JoBlo - This episode seeks to provide one or two smiles, but otherwise it's a fairly grave affair. (Even McHale mostly plays it straight, the comedian's inherently sarcastic personality isn't at all capitalized on.) But... it’s undoubtedly reassuring to see Mulder and Scully back together, simply from a fanboy POV. Duchovny and Anderson wear their characters as comfortably as ever. The characters indeed seem older, more tired, but that’s to be expected; the episode does carry with it the palpable feeling that the world has passed these people by while they continue struggle to cope with their complicated pasts. Duchovny gets to rattle off a few patented Mulder speeches with vigor, while Anderson is at her skeptical best. While what they’re saying isn’t anything very new, the actors are still able to create some dynamic chemistry. A brief appearance by Walter Skinner (Mitch Pileggi) adds to the feeling of excitement for what the future holds.
Indiewire - Episode 1 doesn’t have all the ill-fated effects of being sucker-punched squarely in the face, but it does elicit a rather dizzying reaction. So much is said, so many pieces are put in motion, and so little of it actually holds the meaning for the audience that it appears to carry for the characters. Much of the plot itself was too convoluted to spell back for you if I wanted to (and, again, I do not. Indiewire maintains its spoiler-free review policy). What I can say is the motivation for these characters is grounded squarely in actions taking place off screen, and that, in and of itself, is a huge problem for the current show.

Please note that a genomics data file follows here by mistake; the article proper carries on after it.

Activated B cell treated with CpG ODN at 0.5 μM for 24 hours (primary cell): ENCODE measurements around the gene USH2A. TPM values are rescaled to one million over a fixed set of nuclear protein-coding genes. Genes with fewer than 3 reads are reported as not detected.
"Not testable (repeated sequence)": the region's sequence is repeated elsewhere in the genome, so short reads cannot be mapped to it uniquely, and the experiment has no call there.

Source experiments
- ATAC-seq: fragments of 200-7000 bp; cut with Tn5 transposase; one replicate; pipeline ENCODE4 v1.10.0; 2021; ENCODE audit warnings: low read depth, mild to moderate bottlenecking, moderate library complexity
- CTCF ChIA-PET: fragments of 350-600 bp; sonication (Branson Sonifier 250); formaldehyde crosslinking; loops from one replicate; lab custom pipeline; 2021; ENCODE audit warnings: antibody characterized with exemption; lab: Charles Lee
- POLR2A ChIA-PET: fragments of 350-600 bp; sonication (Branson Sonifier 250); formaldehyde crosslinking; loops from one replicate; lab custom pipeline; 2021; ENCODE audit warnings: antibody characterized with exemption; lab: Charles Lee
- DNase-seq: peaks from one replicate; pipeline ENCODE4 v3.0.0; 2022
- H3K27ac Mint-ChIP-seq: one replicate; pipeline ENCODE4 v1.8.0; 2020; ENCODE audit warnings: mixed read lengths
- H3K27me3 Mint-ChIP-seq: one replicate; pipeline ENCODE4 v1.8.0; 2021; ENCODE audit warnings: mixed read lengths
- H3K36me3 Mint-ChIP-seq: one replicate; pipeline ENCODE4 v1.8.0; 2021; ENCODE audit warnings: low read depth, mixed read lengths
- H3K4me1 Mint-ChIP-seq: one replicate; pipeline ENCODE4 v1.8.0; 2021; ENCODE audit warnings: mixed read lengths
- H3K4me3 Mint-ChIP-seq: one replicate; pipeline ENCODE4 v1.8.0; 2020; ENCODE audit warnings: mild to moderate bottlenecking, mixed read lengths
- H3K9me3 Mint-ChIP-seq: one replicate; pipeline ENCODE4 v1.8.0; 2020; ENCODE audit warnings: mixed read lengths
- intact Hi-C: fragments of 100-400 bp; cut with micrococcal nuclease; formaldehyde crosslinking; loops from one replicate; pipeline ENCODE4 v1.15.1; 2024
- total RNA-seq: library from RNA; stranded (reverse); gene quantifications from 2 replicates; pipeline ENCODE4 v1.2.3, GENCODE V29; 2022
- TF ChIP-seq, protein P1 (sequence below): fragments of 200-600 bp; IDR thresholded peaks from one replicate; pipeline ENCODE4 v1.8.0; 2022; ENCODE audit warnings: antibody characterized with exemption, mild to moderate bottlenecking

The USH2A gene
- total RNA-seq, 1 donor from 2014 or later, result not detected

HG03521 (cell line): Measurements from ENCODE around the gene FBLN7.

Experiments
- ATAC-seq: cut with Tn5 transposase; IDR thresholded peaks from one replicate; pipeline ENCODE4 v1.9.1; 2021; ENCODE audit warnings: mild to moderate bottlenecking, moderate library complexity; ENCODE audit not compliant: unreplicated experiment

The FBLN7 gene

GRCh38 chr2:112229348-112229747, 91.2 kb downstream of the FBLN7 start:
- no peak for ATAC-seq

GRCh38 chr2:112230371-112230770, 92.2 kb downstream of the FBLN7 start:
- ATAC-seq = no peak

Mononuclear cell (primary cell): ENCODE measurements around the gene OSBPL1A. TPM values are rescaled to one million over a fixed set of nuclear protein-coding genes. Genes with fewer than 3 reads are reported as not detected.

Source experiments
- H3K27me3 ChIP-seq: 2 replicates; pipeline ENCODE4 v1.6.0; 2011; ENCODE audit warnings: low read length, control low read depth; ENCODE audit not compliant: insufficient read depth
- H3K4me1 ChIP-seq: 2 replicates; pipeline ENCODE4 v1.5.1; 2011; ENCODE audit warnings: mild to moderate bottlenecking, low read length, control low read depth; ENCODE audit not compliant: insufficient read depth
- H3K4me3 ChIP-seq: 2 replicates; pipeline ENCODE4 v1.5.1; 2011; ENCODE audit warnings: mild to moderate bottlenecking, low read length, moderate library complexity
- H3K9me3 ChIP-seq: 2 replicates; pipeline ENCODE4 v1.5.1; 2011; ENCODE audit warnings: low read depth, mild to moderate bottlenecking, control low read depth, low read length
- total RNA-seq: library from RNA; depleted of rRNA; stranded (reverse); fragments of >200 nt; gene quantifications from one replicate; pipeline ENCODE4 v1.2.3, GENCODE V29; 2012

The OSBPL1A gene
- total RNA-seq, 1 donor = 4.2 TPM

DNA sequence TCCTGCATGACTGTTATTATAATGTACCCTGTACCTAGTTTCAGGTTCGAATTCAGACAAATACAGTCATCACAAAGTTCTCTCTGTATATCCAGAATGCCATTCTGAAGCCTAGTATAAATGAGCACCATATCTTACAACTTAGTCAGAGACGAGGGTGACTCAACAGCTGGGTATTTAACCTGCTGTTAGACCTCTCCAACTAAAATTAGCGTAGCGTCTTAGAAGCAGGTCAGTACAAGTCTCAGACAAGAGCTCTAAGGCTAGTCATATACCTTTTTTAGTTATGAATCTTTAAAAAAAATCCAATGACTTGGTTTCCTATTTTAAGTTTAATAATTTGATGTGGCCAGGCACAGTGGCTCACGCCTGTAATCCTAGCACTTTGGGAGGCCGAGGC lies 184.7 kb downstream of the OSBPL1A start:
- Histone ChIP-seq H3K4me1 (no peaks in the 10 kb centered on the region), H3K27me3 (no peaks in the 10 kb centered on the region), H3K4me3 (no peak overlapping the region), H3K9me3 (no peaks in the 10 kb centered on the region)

The Telegraph - The pace of the action has picked up in the intervening years, however, with one particularly dizzying, rapid-fire monologue from Mulder, cut with spooled images of nuclear weapons and paranormal happenings ... And both the storylines and the context feel fresh and contemporary, allusions to Edward Snowden and the NSA spying scandal perfectly chiming with the widespread paranoia currently peaking across the US.
From this lineup of reviews, it seems that there is a pretty clear consensus: Basically, the new X-Files miniseries brings back the nostalgia of the Mulder/Scully relationship, and has found a way to bend modern context to the advantage of its mythos (conspiracy theories are easy in a post-9/11, big-brother-watching world). Despite those advantages though, it seems as though the premiere episode has trouble establishing a clear and exciting narrative drive, while new characters seem thinly-drawn and, in some cases, miscast (Joel McHale).
Ironically enough, another groundbreaking cult-hit series is experiencing a modern revival - and facing similar criticisms: NBC's Heroes Reborn. Despite that mixed reception, there are a number of hardcore fans who are enjoying the new miniseries - and hopefully the same holds true for The X-Files. Otherwise, what was the point in bringing it back at all?
The X-Files revival will premiere Sunday, January 24th, 2016 on FOX.